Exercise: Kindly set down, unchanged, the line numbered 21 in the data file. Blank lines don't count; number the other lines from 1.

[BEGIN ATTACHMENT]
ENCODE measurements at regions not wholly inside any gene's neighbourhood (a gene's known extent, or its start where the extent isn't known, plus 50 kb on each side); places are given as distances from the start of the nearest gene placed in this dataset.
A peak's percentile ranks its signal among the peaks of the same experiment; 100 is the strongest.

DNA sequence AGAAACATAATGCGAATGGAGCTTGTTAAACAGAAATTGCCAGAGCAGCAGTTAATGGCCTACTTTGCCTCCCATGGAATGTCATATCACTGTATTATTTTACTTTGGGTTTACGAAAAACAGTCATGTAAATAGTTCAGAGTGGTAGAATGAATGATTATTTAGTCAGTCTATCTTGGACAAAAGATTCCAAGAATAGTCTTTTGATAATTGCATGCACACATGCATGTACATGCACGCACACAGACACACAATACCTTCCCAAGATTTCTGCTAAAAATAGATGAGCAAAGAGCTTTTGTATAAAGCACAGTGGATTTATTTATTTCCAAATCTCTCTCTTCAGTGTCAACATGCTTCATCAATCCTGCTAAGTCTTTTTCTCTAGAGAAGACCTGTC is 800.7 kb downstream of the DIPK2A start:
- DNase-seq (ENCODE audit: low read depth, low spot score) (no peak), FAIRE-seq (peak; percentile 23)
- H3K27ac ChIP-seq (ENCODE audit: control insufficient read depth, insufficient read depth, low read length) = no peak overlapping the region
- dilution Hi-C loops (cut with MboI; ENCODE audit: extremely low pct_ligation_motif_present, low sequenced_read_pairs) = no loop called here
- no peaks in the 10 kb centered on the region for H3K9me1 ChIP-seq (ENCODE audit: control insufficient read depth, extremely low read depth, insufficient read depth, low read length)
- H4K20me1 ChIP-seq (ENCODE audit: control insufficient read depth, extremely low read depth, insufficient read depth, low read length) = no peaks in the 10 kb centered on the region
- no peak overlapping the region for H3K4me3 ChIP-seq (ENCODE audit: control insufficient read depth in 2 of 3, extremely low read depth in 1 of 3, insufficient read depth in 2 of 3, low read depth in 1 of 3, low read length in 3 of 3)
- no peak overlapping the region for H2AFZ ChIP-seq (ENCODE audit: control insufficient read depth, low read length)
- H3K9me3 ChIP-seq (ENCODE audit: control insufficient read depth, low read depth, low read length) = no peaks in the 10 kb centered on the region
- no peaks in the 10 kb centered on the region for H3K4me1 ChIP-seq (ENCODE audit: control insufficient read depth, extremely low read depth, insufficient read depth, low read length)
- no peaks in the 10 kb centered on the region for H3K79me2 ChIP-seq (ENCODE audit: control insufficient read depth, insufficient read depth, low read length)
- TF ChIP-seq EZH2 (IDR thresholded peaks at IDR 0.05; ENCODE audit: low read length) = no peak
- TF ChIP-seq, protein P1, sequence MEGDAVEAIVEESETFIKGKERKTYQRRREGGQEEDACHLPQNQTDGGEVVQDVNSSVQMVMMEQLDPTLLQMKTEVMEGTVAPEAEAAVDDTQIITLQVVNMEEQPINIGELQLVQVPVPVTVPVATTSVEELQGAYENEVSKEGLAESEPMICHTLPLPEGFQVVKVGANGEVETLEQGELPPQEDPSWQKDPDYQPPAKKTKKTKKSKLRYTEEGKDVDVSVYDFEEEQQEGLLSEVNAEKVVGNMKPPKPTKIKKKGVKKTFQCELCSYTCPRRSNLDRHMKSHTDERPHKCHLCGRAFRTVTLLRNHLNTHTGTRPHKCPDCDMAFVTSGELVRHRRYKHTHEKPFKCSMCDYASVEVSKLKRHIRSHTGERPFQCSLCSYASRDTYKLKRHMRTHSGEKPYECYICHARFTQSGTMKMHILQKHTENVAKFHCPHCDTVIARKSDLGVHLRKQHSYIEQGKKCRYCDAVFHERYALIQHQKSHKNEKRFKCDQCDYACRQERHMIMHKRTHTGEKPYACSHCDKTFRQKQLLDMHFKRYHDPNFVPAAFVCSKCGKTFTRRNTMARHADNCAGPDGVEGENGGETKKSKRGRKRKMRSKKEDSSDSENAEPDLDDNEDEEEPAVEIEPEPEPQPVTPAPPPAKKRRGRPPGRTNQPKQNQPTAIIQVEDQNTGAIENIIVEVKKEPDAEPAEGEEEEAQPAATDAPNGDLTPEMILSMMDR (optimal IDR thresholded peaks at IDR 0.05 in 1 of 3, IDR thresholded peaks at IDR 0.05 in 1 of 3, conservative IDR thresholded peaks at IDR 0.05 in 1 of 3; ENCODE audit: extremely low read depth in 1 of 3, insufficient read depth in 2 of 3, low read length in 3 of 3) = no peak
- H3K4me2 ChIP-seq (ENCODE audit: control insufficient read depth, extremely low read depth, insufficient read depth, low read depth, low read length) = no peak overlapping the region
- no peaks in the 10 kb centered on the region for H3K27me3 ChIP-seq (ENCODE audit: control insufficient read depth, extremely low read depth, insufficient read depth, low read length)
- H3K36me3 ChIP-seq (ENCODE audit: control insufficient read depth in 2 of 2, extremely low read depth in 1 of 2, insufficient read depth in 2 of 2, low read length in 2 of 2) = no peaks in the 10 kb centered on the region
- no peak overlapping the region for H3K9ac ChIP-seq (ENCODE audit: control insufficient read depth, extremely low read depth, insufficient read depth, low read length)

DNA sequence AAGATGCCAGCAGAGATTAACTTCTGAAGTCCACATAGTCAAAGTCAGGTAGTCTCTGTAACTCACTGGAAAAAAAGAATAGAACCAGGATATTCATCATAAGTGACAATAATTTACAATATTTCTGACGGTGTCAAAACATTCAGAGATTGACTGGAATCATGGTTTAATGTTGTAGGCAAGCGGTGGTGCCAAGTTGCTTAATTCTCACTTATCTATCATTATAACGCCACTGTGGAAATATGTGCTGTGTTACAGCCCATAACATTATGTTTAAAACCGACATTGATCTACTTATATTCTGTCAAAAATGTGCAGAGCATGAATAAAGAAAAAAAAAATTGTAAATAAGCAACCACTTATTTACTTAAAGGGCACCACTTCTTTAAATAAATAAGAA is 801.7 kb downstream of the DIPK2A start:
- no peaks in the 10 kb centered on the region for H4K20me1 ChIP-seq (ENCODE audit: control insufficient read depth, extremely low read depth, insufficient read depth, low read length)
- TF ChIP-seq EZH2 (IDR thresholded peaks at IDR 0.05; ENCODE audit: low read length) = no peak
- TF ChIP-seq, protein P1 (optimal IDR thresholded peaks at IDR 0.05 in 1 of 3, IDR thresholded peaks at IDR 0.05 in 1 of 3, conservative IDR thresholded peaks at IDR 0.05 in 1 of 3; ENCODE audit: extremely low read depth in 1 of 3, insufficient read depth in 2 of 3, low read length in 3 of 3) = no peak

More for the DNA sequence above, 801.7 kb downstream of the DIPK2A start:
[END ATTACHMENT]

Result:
- no peaks in the 10 kb centered on the region for H4K20me1 ChIP-seq (ENCODE audit: control insufficient read depth, extremely low read depth, insufficient read depth, low read length)